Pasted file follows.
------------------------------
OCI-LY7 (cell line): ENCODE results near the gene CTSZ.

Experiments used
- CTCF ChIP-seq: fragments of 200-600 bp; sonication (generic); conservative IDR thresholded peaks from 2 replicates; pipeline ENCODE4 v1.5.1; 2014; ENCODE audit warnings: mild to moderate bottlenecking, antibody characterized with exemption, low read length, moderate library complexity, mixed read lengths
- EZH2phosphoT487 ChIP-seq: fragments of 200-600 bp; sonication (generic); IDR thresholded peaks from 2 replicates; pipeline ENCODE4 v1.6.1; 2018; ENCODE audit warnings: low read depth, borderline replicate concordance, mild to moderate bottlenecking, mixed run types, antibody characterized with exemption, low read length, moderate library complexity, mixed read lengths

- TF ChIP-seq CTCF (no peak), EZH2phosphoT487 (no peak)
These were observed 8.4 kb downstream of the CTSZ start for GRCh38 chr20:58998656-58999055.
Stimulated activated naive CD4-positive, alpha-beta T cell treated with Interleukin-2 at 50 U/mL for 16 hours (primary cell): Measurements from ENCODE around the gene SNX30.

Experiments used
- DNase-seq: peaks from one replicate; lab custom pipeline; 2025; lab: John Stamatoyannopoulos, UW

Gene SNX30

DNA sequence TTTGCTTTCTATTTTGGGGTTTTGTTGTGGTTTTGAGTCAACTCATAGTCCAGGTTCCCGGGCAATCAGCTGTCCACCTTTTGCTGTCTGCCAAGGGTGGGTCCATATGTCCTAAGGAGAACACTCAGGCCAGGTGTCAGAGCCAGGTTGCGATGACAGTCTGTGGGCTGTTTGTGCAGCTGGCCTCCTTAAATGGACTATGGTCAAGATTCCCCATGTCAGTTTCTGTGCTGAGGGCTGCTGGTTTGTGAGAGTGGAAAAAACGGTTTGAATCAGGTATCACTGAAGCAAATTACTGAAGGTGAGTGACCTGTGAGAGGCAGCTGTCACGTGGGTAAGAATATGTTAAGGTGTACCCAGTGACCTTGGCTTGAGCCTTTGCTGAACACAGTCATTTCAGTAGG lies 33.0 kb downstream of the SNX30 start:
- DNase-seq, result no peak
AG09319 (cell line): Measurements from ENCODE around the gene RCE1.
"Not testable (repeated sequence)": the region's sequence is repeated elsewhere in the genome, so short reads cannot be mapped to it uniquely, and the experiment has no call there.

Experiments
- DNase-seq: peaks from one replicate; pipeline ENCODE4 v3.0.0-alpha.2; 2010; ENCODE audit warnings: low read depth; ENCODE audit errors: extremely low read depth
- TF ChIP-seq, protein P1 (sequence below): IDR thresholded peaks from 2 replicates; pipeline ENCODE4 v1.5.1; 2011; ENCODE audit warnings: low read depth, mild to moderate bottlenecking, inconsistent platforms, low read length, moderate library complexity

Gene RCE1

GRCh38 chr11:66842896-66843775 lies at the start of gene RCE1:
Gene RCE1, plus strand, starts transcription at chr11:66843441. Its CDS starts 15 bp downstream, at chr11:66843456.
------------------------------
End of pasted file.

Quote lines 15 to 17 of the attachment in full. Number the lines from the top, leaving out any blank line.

Experiments
- DNase-seq: peaks from one replicate; pipeline ENCODE4 v3.0.0-alpha.2; 2010; ENCODE audit warnings: low read depth; ENCODE audit errors: extremely low read depth
- TF ChIP-seq, protein P1 (sequence below): IDR thresholded peaks from 2 replicates; pipeline ENCODE4 v1.5.1; 2011; ENCODE audit warnings: low read depth, mild to moderate bottlenecking, inconsistent platforms, low read length, moderate library complexity